JUST TRYING TO SLOW IT DOWN

CB8 still far away from solving Independence Ave

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A community board meeting probably isn’t the hottest place to be on a Thursday evening. But when there’s a possibility something might impact parking, it’s an entirely different story.

More than 200 people initially attended this month’s Community Board 8 traffic and transportation committee meeting, although that number gradually dwindled over its four-hour run time. Their input was sought on proposed design changes in and around the intersection of Independence Avenue and West 232nd Street, where there have been complaints aplenty about reckless driving.

The proposals were initial brainstorming ideas developed by a working group led by committee vice chair Deb Travis. Among the thoughts offered were parking-protected bicycle lanes to narrow the street, converting West 235th Street into a westbound one-way while adding parking there, improving crosswalks, and installing a traffic signal at West 237th Street.

Some of the working group’s ideas were more popular than others. For instance, those who attended the meeting were largely supportive of improving and installing Americans with Disabilities Act-accessible crosswalks and ramps where needed along the avenue — although Bronx transportation department commissioner Nivardo Lopez said those would be coming no matter what the community board ultimately proposed. 

Becca Lish, one of the neighbors attending the meeting, believed installing such ramps was an easy layup. For her, that installation should be slated ahead of many of the other concerns raised later in the meeting.

“I hope that we will always prioritize accessibility over parking,” Lish said. “It seems to me that making our city and neighborhoods safe for people who are visually impaired or otherwise in need of mobility assistance or any other accommodation, that we will comply with federal law rather than deferring to the dominance of desire for parking.”

Circles aren’t just for crops anymore

Those attending also were largely supportive of installing leading pedestrian intervals — a signal to cross the street that would occur seven to 10 seconds ahead of a traffic signal turning green. These intervals already exist at the West 235th and West 236th Street intersections, Travis said, and would only need to be implemented at West 239th Street and — if the community supported the idea — at West 237th.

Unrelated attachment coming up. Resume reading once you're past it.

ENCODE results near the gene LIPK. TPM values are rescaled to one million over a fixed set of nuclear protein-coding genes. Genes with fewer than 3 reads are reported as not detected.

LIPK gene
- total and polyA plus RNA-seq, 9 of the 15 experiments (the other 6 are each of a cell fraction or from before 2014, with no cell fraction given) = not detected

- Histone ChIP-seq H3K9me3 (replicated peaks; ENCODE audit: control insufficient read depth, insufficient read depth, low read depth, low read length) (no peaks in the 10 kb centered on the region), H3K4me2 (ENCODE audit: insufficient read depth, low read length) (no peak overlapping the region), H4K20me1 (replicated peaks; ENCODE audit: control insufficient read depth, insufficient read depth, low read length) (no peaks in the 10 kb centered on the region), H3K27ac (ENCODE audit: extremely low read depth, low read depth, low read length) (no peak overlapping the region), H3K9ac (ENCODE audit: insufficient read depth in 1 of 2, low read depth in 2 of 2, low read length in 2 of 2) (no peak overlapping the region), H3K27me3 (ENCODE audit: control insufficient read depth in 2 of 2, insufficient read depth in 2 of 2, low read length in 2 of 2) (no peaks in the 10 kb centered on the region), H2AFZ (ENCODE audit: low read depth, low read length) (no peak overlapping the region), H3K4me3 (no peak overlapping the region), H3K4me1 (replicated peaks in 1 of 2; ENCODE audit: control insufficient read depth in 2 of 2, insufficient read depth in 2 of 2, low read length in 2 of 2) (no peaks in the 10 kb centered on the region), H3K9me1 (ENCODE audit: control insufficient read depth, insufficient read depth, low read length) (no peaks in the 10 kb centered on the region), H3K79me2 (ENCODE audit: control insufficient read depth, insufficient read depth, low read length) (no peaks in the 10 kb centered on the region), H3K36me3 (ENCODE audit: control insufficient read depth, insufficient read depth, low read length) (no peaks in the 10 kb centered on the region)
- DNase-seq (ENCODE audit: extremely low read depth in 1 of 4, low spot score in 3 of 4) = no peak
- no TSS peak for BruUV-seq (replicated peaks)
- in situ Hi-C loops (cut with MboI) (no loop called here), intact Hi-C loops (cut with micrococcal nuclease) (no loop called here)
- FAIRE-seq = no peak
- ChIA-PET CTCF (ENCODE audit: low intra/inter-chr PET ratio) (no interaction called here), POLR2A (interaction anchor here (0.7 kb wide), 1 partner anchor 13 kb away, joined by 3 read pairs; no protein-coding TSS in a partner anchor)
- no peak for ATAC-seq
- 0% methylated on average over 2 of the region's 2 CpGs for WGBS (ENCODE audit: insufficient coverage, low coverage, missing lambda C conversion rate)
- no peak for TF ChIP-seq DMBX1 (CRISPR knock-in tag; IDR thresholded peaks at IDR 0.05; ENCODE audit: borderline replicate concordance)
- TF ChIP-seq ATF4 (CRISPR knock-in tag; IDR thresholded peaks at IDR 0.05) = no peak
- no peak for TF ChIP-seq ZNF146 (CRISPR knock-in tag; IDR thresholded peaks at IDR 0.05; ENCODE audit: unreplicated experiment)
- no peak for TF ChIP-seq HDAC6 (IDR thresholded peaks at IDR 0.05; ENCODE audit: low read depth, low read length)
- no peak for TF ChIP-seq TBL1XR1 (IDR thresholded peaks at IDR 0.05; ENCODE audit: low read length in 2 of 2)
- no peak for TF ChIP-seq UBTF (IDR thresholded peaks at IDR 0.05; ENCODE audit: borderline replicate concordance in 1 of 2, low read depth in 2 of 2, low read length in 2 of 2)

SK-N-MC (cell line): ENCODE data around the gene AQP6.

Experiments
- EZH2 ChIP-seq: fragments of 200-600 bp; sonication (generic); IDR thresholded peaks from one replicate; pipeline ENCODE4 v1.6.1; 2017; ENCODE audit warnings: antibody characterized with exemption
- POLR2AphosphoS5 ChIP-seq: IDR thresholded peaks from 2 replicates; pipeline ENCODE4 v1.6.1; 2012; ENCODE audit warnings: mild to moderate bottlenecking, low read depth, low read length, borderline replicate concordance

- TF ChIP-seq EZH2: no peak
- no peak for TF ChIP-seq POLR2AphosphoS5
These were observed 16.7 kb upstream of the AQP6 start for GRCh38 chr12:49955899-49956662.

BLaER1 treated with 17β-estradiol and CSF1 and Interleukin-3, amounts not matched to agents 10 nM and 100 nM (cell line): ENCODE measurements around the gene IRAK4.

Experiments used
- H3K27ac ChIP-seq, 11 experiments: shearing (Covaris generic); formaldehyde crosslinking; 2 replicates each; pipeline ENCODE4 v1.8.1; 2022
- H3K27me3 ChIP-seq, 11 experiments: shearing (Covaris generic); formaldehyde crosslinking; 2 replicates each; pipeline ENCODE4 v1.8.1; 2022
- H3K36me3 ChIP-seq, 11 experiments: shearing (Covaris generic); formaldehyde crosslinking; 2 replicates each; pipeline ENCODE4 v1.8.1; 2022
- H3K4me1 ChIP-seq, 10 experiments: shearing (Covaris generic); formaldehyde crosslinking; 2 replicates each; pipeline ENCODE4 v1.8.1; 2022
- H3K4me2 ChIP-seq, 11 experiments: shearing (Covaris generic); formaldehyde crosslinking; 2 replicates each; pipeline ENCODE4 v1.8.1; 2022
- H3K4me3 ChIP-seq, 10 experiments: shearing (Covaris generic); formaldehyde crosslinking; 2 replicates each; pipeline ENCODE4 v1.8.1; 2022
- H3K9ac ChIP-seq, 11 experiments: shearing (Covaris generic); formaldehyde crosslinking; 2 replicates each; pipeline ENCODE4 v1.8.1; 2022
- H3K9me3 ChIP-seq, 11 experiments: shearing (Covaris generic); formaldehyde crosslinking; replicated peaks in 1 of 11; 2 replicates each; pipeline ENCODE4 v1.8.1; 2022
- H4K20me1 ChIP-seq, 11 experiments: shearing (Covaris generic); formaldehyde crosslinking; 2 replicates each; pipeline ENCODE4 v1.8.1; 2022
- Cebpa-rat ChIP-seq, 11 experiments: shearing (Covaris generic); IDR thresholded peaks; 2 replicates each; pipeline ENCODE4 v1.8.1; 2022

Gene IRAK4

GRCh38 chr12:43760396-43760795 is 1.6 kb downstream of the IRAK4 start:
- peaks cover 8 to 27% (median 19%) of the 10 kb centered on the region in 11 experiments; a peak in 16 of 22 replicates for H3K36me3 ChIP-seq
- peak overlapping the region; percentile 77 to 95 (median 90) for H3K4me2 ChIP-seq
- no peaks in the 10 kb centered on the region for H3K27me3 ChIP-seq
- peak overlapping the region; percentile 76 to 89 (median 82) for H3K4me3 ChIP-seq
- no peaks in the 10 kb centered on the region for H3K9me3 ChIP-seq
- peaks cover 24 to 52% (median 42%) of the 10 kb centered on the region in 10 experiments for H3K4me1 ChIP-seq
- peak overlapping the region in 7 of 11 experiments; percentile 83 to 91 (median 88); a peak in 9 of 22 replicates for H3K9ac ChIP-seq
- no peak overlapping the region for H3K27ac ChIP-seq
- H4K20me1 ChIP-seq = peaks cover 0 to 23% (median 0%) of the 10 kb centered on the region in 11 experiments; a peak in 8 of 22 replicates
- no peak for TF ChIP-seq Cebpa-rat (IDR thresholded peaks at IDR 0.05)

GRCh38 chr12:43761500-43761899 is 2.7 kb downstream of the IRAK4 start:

But the proposed traffic signal at West 237th was a bit more controversial than the first two suggested changes. The community seemed to agree something needed to be installed at the intersection, but there was some debate over just what it should be.

Some supported the original idea of a traffic signal, believing it was the easiest and most effective solution to make the intersection safer. Others, however, felt reckless drivers could easily ignore the lights, and something that changed the actual traffic patterns — like a roundabout— would be a better idea.

Jessica Haller, who does not live in the affected area, supported building a roundabout, believing it would be a multifaceted solution to the several problems the avenue faces.

“Not only is the roundabout going to help with speeding down Independence Avenue and donuts, it’s also more efficient in terms of emissions (because) cars don’t have to come to a complete stop,” said Haller, who is running to replace Andrew Cohen on the city council. “The roundabout is safer, better for emissions, (and) will stop traffic.”

Others felt navigating a roundabout would be confusing, not to mention potentially dangerous for pedestrians. Committee vice chair Ed Green also worried about the logistics, and was more supportive of installing a traffic signal.